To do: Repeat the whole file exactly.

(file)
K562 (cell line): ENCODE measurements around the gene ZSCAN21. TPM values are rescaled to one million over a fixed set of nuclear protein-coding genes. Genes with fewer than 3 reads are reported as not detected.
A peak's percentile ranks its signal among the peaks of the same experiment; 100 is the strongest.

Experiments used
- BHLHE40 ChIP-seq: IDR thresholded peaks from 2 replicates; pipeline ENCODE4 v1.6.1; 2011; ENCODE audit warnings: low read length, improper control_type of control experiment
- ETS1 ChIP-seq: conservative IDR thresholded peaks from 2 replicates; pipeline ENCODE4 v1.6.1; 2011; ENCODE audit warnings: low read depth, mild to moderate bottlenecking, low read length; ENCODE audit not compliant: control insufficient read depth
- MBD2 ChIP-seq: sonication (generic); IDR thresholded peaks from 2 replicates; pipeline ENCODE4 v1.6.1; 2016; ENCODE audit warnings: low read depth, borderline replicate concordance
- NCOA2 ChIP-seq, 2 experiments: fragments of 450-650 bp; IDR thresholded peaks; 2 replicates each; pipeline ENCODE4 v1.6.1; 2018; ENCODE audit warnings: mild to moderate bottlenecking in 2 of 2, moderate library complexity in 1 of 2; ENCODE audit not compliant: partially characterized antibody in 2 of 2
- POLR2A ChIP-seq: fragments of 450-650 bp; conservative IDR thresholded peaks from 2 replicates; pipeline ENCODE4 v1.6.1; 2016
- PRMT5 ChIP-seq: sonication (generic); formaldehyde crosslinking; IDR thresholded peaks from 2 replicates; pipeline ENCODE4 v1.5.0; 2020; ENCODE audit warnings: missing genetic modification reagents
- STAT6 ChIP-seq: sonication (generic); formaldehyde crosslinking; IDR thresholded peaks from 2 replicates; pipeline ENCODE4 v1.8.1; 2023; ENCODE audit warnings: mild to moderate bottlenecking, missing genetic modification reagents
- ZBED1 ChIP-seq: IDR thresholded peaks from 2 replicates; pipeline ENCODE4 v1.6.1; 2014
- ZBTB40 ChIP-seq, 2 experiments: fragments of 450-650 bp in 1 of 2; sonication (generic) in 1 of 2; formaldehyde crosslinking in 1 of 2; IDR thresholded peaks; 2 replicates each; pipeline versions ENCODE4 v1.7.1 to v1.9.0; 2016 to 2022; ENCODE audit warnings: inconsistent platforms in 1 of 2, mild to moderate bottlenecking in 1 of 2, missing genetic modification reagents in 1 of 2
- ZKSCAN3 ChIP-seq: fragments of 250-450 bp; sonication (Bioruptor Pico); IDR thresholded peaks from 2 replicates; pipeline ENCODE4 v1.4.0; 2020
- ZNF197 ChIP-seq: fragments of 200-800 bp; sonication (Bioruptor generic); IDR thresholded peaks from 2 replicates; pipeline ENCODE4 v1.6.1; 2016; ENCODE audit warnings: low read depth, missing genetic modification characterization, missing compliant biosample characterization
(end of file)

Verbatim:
K562 (cell line): ENCODE measurements around the gene ZSCAN21. TPM values are rescaled to one million over a fixed set of nuclear protein-coding genes. Genes with fewer than 3 reads are reported as not detected.
A peak's percentile ranks its signal among the peaks of the same experiment; 100 is the strongest.

Experiments used
- BHLHE40 ChIP-seq: IDR thresholded peaks from 2 replicates; pipeline ENCODE4 v1.6.1; 2011; ENCODE audit warnings: low read length, improper control_type of control experiment
- ETS1 ChIP-seq: conservative IDR thresholded peaks from 2 replicates; pipeline ENCODE4 v1.6.1; 2011; ENCODE audit warnings: low read depth, mild to moderate bottlenecking, low read length; ENCODE audit not compliant: control insufficient read depth
- MBD2 ChIP-seq: sonication (generic); IDR thresholded peaks from 2 replicates; pipeline ENCODE4 v1.6.1; 2016; ENCODE audit warnings: low read depth, borderline replicate concordance
- NCOA2 ChIP-seq, 2 experiments: fragments of 450-650 bp; IDR thresholded peaks; 2 replicates each; pipeline ENCODE4 v1.6.1; 2018; ENCODE audit warnings: mild to moderate bottlenecking in 2 of 2, moderate library complexity in 1 of 2; ENCODE audit not compliant: partially characterized antibody in 2 of 2
- POLR2A ChIP-seq: fragments of 450-650 bp; conservative IDR thresholded peaks from 2 replicates; pipeline ENCODE4 v1.6.1; 2016
- PRMT5 ChIP-seq: sonication (generic); formaldehyde crosslinking; IDR thresholded peaks from 2 replicates; pipeline ENCODE4 v1.5.0; 2020; ENCODE audit warnings: missing genetic modification reagents
- STAT6 ChIP-seq: sonication (generic); formaldehyde crosslinking; IDR thresholded peaks from 2 replicates; pipeline ENCODE4 v1.8.1; 2023; ENCODE audit warnings: mild to moderate bottlenecking, missing genetic modification reagents
- ZBED1 ChIP-seq: IDR thresholded peaks from 2 replicates; pipeline ENCODE4 v1.6.1; 2014
- ZBTB40 ChIP-seq, 2 experiments: fragments of 450-650 bp in 1 of 2; sonication (generic) in 1 of 2; formaldehyde crosslinking in 1 of 2; IDR thresholded peaks; 2 replicates each; pipeline versions ENCODE4 v1.7.1 to v1.9.0; 2016 to 2022; ENCODE audit warnings: inconsistent platforms in 1 of 2, mild to moderate bottlenecking in 1 of 2, missing genetic modification reagents in 1 of 2
- ZKSCAN3 ChIP-seq: fragments of 250-450 bp; sonication (Bioruptor Pico); IDR thresholded peaks from 2 replicates; pipeline ENCODE4 v1.4.0; 2020
- ZNF197 ChIP-seq: fragments of 200-800 bp; sonication (Bioruptor generic); IDR thresholded peaks from 2 replicates; pipeline ENCODE4 v1.6.1; 2016; ENCODE audit warnings: low read depth, missing genetic modification characterization, missing compliant biosample characterization